Today’s guest post is written by Jill Pollack

Reality TV is Giving Us Mental Whiplash

I caught my college professor friend Susan watching one of “The Real Housewives” shows.

I wanted to call her on it but before I knew it, I was sucked in, my head aching from the quick cut editing and crazy camera movements.

Ah, the guilty pleasure of reality television shows… they can be a fun diversion and we know they don’t require our full attention.

Wait. Stop.

Don’t require our full attention? When did that become a good thing?

While some may argue the manipulative editing works well on reality shows, I argue this type of entertainment is making us lazy. It’s like eating the stale, day-old donut on the counter because we’re too lazy to walk around the corner for a yogurt.

As consumers it is up to us to choose our mental stimulation. But as content creators, we have a job to do. That job is to “engage” our audience, not manipulate them. I tell my students a good story is like a conversation in which the reader should participate. But to do this, we have to give the reader words that will engage her/his mind in a more full way.

Reality TV producers know it’s the tension—real or manufactured—that keeps viewers wondering what will happen next. I’m forever trying to convince business writers this idea of “tension” is one they should embrace as fiction authors do. Not through snarkiness. But through solid ideas and good writing.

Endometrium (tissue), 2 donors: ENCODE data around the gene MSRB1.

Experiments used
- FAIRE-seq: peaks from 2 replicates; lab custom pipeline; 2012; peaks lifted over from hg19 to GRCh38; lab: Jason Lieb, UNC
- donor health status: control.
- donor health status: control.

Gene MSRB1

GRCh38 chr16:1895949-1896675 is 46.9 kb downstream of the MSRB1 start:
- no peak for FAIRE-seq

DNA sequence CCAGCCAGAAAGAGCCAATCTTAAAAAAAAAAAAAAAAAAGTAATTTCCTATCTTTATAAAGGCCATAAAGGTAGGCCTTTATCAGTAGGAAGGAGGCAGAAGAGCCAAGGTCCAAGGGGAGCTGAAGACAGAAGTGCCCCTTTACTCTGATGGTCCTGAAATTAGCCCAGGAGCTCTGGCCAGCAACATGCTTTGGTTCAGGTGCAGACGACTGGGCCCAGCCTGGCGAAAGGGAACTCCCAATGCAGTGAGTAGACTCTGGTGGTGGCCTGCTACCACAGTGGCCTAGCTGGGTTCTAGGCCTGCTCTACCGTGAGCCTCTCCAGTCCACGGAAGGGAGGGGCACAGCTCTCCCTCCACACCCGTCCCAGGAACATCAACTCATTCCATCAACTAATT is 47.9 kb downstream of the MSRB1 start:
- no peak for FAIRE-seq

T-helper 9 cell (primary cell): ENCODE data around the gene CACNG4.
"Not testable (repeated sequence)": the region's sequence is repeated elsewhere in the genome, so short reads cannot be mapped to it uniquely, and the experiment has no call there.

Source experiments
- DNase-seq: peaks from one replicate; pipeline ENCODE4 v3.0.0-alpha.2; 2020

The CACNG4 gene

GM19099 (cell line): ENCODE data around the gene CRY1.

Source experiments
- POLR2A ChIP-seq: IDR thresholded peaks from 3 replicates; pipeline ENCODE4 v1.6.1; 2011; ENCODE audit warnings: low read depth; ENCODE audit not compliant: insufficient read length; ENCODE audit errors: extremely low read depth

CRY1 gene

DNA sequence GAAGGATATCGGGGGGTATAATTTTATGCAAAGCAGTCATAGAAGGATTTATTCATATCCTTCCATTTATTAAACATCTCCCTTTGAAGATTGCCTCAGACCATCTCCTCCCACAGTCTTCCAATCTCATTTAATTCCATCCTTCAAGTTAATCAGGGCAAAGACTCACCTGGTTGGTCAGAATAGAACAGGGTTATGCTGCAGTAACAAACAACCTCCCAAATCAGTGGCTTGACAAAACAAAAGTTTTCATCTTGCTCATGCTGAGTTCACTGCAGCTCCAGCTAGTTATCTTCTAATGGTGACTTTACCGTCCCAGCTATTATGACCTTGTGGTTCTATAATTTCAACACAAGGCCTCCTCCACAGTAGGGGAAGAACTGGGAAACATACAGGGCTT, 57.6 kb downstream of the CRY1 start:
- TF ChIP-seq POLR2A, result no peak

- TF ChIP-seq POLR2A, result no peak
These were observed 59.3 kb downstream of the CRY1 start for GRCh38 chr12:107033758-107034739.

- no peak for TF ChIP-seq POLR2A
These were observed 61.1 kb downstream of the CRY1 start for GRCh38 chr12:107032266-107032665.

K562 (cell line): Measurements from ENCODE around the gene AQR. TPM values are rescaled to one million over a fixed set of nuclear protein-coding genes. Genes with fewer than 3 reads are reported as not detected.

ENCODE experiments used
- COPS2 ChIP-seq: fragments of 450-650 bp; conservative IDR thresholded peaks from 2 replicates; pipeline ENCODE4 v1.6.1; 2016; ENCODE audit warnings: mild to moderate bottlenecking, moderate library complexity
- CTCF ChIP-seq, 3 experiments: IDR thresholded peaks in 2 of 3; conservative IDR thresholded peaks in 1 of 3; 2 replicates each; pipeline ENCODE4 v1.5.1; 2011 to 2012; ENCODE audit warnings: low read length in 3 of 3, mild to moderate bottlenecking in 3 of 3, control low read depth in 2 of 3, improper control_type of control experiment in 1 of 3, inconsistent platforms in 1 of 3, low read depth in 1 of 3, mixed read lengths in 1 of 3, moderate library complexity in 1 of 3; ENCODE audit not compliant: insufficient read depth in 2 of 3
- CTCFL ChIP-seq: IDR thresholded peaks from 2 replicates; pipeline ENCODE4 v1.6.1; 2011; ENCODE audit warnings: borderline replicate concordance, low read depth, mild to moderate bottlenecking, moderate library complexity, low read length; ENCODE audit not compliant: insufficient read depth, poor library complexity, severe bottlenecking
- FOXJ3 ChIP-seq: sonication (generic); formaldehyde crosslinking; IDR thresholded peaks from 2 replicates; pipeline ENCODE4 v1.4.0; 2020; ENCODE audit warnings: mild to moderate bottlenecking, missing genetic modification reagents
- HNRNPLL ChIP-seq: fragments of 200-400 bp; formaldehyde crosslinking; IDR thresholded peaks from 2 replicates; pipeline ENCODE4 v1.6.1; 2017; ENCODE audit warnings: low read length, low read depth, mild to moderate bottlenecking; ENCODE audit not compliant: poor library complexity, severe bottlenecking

But this good writing must also give the reader a reason to keep on reading. If I’m just talking “at” you or throwing around facts and figures, then there is no room for true conversation. But if I tell you a story in which there is a problem to be solved or a goal that must be obtained, then suddenly writer and reader become a team, both racing to a finish line.

Even better, the reader can add her story to the conversation and now a true relationship is developing. (Feel free to do that in the comments below!)

So I challenge all of you communicators out there to think more like a fiction writer and less like a judge on Project Runway. Here are a few tips:

Be clear about the conversation.

Quick changes of subject or diversionary ramblings often mean the author hasn’t quite wrapped her arms around what she’s writing. Be a ruthless editor of your own work. Not to cut down word count. Rather, to tighten your argument.

Don’t shy away from tension, but don’t manufacture it either.

There’s no need to offer writing’s equivalent of a quick cut. All stories have an inherent conflict: Good and Bad, Black and White, Boxers or Briefs. Every subject has its opposite. That tension makes for good stories and it also makes for good thinking. Present both sides of the argument to enhance the conversation and give your reader a reason to hang around.

Incite the imagination!

Don’t underestimate your readers. They are up to the challenge of a compelling story that takes its time to make its point. Content should exploit this opportunity. Not by being long necessarily, but by not shying away from complex themes presented in full.

Now, hand me that remote. I hear there’s a new episode of Shark Tank.

Jill Pollack (on Twitter @jillwritergrrl) is the founder and director of StoryStudio Chicago: The center for writing and writers. She teaches writing to both creative writers and business writers.

She will co-host this one-day conference, ContentJam: The Secrets of Content Marketing, on June 14 in Chicago.

*Photo credit: Patty Michels